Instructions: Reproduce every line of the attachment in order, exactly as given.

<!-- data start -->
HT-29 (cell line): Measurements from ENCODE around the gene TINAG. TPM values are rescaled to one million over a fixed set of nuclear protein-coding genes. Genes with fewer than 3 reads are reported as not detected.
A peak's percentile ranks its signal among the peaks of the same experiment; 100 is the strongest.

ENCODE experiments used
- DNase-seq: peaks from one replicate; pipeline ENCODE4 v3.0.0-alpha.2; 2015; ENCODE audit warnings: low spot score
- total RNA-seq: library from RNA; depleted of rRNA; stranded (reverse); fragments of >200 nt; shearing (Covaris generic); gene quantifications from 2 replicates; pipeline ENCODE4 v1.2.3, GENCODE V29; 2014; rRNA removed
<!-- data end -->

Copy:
HT-29 (cell line): Measurements from ENCODE around the gene TINAG. TPM values are rescaled to one million over a fixed set of nuclear protein-coding genes. Genes with fewer than 3 reads are reported as not detected.
A peak's percentile ranks its signal among the peaks of the same experiment; 100 is the strongest.

ENCODE experiments used
- DNase-seq: peaks from one replicate; pipeline ENCODE4 v3.0.0-alpha.2; 2015; ENCODE audit warnings: low spot score
- total RNA-seq: library from RNA; depleted of rRNA; stranded (reverse); fragments of >200 nt; shearing (Covaris generic); gene quantifications from 2 replicates; pipeline ENCODE4 v1.2.3, GENCODE V29; 2014; rRNA removed